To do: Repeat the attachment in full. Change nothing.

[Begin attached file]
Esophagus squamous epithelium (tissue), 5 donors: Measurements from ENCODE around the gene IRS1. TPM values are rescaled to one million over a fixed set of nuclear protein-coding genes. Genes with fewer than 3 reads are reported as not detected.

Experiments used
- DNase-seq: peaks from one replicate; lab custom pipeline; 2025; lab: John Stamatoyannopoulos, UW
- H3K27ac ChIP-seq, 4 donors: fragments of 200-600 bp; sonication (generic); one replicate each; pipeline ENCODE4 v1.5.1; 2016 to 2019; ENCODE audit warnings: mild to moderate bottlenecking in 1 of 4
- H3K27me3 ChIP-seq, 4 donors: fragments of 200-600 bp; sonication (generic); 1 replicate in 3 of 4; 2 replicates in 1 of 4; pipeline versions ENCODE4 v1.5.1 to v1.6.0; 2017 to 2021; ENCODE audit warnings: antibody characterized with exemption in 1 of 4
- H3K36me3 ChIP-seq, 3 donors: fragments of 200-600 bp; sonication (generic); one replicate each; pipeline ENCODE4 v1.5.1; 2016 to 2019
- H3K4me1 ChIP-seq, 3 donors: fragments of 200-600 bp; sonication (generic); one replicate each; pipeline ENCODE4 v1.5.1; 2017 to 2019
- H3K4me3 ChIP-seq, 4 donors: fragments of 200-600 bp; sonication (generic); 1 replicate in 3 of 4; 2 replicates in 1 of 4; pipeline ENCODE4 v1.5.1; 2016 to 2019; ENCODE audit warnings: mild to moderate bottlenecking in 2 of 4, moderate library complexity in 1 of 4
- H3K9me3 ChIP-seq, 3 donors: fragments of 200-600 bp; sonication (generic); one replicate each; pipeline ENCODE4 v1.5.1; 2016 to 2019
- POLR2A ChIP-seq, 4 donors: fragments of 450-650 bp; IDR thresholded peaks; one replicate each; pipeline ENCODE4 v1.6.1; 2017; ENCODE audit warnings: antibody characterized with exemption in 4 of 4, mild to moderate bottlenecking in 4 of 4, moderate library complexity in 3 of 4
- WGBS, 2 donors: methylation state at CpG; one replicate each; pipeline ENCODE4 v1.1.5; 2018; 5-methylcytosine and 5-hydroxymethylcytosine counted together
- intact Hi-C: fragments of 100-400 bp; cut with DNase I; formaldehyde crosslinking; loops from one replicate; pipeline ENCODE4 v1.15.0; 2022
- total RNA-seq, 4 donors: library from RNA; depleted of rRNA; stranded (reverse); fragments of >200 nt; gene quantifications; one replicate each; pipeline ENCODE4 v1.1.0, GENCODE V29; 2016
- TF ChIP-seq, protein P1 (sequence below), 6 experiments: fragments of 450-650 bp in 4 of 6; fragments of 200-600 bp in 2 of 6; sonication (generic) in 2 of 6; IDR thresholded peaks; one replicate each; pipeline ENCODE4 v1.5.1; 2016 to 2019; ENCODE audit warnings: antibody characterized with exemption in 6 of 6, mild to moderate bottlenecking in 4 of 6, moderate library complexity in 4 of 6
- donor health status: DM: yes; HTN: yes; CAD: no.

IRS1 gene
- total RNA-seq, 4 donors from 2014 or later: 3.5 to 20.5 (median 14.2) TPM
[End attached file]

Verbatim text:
Esophagus squamous epithelium (tissue), 5 donors: Measurements from ENCODE around the gene IRS1. TPM values are rescaled to one million over a fixed set of nuclear protein-coding genes. Genes with fewer than 3 reads are reported as not detected.

Experiments used
- DNase-seq: peaks from one replicate; lab custom pipeline; 2025; lab: John Stamatoyannopoulos, UW
- H3K27ac ChIP-seq, 4 donors: fragments of 200-600 bp; sonication (generic); one replicate each; pipeline ENCODE4 v1.5.1; 2016 to 2019; ENCODE audit warnings: mild to moderate bottlenecking in 1 of 4
- H3K27me3 ChIP-seq, 4 donors: fragments of 200-600 bp; sonication (generic); 1 replicate in 3 of 4; 2 replicates in 1 of 4; pipeline versions ENCODE4 v1.5.1 to v1.6.0; 2017 to 2021; ENCODE audit warnings: antibody characterized with exemption in 1 of 4
- H3K36me3 ChIP-seq, 3 donors: fragments of 200-600 bp; sonication (generic); one replicate each; pipeline ENCODE4 v1.5.1; 2016 to 2019
- H3K4me1 ChIP-seq, 3 donors: fragments of 200-600 bp; sonication (generic); one replicate each; pipeline ENCODE4 v1.5.1; 2017 to 2019
- H3K4me3 ChIP-seq, 4 donors: fragments of 200-600 bp; sonication (generic); 1 replicate in 3 of 4; 2 replicates in 1 of 4; pipeline ENCODE4 v1.5.1; 2016 to 2019; ENCODE audit warnings: mild to moderate bottlenecking in 2 of 4, moderate library complexity in 1 of 4
- H3K9me3 ChIP-seq, 3 donors: fragments of 200-600 bp; sonication (generic); one replicate each; pipeline ENCODE4 v1.5.1; 2016 to 2019
- POLR2A ChIP-seq, 4 donors: fragments of 450-650 bp; IDR thresholded peaks; one replicate each; pipeline ENCODE4 v1.6.1; 2017; ENCODE audit warnings: antibody characterized with exemption in 4 of 4, mild to moderate bottlenecking in 4 of 4, moderate library complexity in 3 of 4
- WGBS, 2 donors: methylation state at CpG; one replicate each; pipeline ENCODE4 v1.1.5; 2018; 5-methylcytosine and 5-hydroxymethylcytosine counted together
- intact Hi-C: fragments of 100-400 bp; cut with DNase I; formaldehyde crosslinking; loops from one replicate; pipeline ENCODE4 v1.15.0; 2022
- total RNA-seq, 4 donors: library from RNA; depleted of rRNA; stranded (reverse); fragments of >200 nt; gene quantifications; one replicate each; pipeline ENCODE4 v1.1.0, GENCODE V29; 2016
- TF ChIP-seq, protein P1 (sequence below), 6 experiments: fragments of 450-650 bp in 4 of 6; fragments of 200-600 bp in 2 of 6; sonication (generic) in 2 of 6; IDR thresholded peaks; one replicate each; pipeline ENCODE4 v1.5.1; 2016 to 2019; ENCODE audit warnings: antibody characterized with exemption in 6 of 6, mild to moderate bottlenecking in 4 of 6, moderate library complexity in 4 of 6
- donor health status: DM: yes; HTN: yes; CAD: no.

IRS1 gene
- total RNA-seq, 4 donors from 2014 or later: 3.5 to 20.5 (median 14.2) TPM